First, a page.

just makes me miss the days of my old V-8s where you could pretty much remove anything in 30 minutes with a 1/2 inch box wrench and a tune up required a screwdriver and a dwell tach, not a 1300 dollar meter.. (or a 60 dollar stealership diagnostic to turn out a flashing light)... nah well.. I guess all the performance and mileage make up for it somehow... <S> <_<

sellinghomes4u
02-09-2004, 07:49 AM
Yeah I miss those days too, but than a vehicle couldn&#39;t go more than 10000 miles without some kind of tune up attention, carb adj, points etc. Of course I was wrenching for a living in those golden days and it was gravy work. But than there was other faux pas like the 429 mustang which needed the motor mounts pulled and the engine yanked upwards to give enough clearance to get the plugs and even than it was a bal....er knuckle buster.
They&#39;re really not that bad unless you get into some of the foreign crap but even that is getting better.
Larry

flybyy
02-09-2004, 08:27 AM
That&#39;s cuz most of em are made here.. <S> They only send the money home.. but then again... DC??

meseville
02-15-2004, 12:10 PM
Hey, I just found this website and much to my suprise this topic is exactly what I am looking for&#33; Right now, in my garage is my 1998 T&C 3.8L that I am trying replace the valve cover gaskets. Did I mension that this van has 75,000 miles? Seems like flybyy any myself have the identical problem and same van&#33; Oh, I not thinking about fixing it I have ALREADY STARTED TARE DOWN&#33; By the way, the 1998 Chrysler shop manual is almost useless in its discription of changing the back valve cover gasket.

Lets get serious now.

1) I have owned 1987, 1993, and 1998 Chrysler vans and engine access to the back valve cover is not bad in the 87 & 93 buy absolutely horable in the 98 3.8L.

2) There is no reason to remove the spark plug wires to the front bank because the wires do not run over the valve cover gaskets.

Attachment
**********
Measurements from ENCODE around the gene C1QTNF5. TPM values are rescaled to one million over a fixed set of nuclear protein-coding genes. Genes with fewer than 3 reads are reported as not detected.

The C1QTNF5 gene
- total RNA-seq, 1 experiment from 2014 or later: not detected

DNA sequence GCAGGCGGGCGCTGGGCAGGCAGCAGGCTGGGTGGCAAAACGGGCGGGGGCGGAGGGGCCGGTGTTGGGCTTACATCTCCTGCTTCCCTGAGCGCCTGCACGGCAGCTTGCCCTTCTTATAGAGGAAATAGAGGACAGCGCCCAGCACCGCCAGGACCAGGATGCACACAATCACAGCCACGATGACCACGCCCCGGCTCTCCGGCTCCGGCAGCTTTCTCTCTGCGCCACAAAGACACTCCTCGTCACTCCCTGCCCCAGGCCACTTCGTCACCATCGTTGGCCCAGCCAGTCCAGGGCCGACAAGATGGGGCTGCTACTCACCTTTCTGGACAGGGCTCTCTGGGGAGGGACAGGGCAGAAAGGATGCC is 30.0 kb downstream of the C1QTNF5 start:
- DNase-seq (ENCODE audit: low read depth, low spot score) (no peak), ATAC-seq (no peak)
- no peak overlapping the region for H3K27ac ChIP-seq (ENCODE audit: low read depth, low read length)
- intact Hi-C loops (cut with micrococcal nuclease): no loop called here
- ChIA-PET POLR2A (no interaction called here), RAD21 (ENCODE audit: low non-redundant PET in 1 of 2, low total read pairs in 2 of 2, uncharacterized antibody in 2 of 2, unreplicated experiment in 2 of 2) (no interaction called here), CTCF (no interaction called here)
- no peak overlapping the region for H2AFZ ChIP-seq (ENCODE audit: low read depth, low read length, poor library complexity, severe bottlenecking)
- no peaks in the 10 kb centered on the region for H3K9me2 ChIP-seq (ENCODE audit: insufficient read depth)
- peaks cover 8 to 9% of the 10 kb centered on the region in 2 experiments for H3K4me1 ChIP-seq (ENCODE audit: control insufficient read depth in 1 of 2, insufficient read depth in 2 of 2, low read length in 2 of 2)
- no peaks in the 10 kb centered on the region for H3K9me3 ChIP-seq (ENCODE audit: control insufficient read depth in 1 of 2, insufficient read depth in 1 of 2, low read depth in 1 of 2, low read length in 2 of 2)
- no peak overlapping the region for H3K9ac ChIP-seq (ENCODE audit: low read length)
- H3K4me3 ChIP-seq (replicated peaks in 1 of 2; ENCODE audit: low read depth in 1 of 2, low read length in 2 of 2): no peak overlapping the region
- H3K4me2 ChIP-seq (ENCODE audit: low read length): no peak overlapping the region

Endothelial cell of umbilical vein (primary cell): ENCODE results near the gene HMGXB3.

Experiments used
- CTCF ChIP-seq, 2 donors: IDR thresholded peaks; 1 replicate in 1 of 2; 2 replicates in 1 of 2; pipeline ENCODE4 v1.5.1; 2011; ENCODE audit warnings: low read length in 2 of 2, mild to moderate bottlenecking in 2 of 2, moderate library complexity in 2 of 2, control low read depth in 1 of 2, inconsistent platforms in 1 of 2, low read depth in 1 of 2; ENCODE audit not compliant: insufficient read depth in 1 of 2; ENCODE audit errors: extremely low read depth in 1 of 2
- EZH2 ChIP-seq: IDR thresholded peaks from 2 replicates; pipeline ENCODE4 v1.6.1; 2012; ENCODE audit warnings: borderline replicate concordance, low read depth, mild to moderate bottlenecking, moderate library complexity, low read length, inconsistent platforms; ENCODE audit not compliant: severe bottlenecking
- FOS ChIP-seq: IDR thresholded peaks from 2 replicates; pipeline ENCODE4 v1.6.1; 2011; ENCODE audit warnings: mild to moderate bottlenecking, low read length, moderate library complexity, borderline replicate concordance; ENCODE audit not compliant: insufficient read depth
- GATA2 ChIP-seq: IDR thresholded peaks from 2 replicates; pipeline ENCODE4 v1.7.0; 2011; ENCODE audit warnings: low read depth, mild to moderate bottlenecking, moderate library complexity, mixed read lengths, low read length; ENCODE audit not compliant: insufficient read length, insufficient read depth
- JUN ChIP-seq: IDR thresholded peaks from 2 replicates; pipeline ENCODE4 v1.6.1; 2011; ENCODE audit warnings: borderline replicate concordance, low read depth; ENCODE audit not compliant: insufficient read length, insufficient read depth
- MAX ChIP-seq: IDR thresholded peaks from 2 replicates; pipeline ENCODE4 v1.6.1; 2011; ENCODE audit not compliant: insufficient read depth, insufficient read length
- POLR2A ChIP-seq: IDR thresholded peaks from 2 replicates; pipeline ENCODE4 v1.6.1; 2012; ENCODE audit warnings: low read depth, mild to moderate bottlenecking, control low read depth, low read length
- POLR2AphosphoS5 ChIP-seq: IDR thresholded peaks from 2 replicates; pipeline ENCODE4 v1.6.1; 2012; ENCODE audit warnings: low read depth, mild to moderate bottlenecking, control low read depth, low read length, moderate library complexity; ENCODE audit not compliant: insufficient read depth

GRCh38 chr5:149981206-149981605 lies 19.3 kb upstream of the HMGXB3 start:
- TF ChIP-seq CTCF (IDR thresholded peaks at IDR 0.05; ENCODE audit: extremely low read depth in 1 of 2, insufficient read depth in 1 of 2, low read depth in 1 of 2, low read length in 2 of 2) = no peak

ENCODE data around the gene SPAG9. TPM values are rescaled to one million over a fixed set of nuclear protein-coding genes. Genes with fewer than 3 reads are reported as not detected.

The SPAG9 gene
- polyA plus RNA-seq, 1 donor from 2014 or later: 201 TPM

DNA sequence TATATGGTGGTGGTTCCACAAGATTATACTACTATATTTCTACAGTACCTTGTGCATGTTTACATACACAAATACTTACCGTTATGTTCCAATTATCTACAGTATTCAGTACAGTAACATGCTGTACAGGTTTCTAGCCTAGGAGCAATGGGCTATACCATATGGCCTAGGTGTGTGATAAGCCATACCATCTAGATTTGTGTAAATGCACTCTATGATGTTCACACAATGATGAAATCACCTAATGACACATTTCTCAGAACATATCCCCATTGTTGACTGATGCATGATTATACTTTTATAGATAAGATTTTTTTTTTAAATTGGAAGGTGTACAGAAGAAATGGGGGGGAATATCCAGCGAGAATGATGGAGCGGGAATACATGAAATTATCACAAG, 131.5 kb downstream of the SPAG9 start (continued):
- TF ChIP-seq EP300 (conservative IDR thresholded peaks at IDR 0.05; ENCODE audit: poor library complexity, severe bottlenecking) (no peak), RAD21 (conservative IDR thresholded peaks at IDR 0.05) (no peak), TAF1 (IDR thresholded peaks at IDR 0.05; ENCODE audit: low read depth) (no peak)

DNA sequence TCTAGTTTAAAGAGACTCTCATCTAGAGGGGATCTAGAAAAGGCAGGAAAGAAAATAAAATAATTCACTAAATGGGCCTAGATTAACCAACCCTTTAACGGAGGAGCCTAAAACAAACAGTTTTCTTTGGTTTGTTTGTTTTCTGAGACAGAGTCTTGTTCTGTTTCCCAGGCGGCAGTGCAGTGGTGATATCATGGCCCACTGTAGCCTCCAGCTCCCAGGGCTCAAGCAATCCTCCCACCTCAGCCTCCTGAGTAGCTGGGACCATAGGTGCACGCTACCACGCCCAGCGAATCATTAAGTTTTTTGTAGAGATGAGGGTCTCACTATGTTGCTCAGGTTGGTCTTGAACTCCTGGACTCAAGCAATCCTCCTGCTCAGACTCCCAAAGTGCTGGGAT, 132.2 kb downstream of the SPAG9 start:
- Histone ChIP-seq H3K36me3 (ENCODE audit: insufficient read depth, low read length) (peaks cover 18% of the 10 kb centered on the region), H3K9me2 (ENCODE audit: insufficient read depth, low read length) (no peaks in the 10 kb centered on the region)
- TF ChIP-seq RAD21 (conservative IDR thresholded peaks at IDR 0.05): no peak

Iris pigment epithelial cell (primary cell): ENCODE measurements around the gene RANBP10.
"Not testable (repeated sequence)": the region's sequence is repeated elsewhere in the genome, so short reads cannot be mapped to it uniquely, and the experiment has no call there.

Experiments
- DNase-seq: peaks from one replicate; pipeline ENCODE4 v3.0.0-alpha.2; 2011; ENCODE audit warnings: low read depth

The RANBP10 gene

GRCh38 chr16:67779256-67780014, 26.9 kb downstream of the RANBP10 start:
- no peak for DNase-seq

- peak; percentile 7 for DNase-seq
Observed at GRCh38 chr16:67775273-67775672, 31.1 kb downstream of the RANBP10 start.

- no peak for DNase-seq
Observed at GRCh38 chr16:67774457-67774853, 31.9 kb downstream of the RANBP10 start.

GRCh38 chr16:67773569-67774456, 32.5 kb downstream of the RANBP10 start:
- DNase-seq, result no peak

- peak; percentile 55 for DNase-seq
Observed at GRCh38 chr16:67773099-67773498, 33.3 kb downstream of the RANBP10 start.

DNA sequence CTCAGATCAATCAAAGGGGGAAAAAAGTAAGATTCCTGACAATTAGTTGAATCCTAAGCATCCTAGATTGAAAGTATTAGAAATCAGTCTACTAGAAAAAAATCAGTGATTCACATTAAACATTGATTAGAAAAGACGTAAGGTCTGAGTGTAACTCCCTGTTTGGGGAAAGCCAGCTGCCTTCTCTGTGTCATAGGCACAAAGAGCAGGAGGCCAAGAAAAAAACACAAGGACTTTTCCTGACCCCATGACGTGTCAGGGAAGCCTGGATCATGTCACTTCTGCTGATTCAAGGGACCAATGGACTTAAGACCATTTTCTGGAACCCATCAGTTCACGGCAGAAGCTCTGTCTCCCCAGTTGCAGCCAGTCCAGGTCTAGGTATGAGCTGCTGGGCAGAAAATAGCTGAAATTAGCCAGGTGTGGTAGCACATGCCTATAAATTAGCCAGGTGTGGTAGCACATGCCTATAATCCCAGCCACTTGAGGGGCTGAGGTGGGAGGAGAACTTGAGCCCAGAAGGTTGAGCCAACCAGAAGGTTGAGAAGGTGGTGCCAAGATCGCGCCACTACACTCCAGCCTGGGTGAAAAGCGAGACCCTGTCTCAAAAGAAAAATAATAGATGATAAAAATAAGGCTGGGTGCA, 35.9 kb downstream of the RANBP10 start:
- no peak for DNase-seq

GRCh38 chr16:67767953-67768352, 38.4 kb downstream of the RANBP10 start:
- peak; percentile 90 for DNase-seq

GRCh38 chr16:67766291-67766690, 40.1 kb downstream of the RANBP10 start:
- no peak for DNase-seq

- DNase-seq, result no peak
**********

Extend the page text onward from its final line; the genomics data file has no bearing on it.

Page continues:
3) There is a brace between the rear head and the cast intake &#39;spider&#39; that needs to be removed. You can see this brace by looking between the throttle body and the rear head. The brace is bolted into the head by a 15mm bolt. Access to this bolt is not easy but I was able to get to it with my septentine belt removal tool.

4) My cast intake &#39;spider&#39; is mostly loose but is still hung up on something in the back. I suspect there is one or more braces there or maybe a wire or hose is bolted on back there. I&#39;d love to have a picture if the back of the 3.8L engine, does anyone have a picture?

5) Ths rear spark plugs on my 87 3.0L and 93 3.3L were easy to access from under the vans. There are tons of room back there. I will jack up the 98 today and hopefully there will be tons of room back there also and I hope I can see and free up my cast intake &#39;spider&#39;.

4) From what I have observed, I seriously doubt the valve cover can be removed without first removing the cast intake &#39;spider&#39;.

I am serious about fixing this because my van is in pieces. So thanks in advance for you guidance.


Bob

meseville
02-15-2004, 05:29 PM
I got the valve covers off&#33; Here&#39;s what the shop manual fails to say.
1) there&#39;s a 1/2" steel tube that runs between the exhaust pipe to the ERG valve. You must at least disconnect one end.
2) there&#39;s a metal bar that runs accross the rear of the cast intake &#39;spider&#39; that some wires are attached to. you need to remove this bar.
3) of course you need to either remove the throttle body or disconnect all its tubes, wires, and cables.
4) disconnect all the misc vaccume lines.
5) remove the brace that I mensioned in an earlier responce.
6) remove cast intake &#39;spider&#39;.
7) Remove the fuel rails. Why didn&#39;t the shop manul mension this&#33;
8) remove the valve covers.

Misc comments.
1) half of my valve cover bolts were loose. The gasket is a style that I believe mainly seals with a gasket sealer. Therefore I doubt that just tightening these bolts would have stopped the oil leak.

Well I need to purchase some parts before reassembly. If someone offeres to replace these gaskets for lets say &#036;300 or less I would strongly suggest that you give them the job because this is NOT a fun job&#33;

Bob

flybyy
02-15-2004, 07:37 PM
Welcome meseville, I am a newbie myself. Seems you are a DIY&#39;er like me. Perhaps we can trade some tech tips on our 98&#39;s over the next little while.. mine is all sealed up.. I ended up replacing the front cover gasket and tightening the back... and so far so good.. probably until tomorrow now that I have said it out loud.. anyhow.. the next thing I need is some misc body parts and a new seat cushion for the driver.. old owner was apparenlty.. uh... large.. anyhow.. sounds like you are / were elbow deep in covers and spiders.. have fun.. Ben :tup

sellinghomes4u
02-16-2004, 08:09 AM
NOt sure why you all are haveing so many vc gasket troubles. My 99 has in excess of 150k miles and not a drop leaks anywhere, my departed 92 went to it&#39;s heavenly reward at 176k no leaks and my 93 didn&#39;t have anything done until 180+.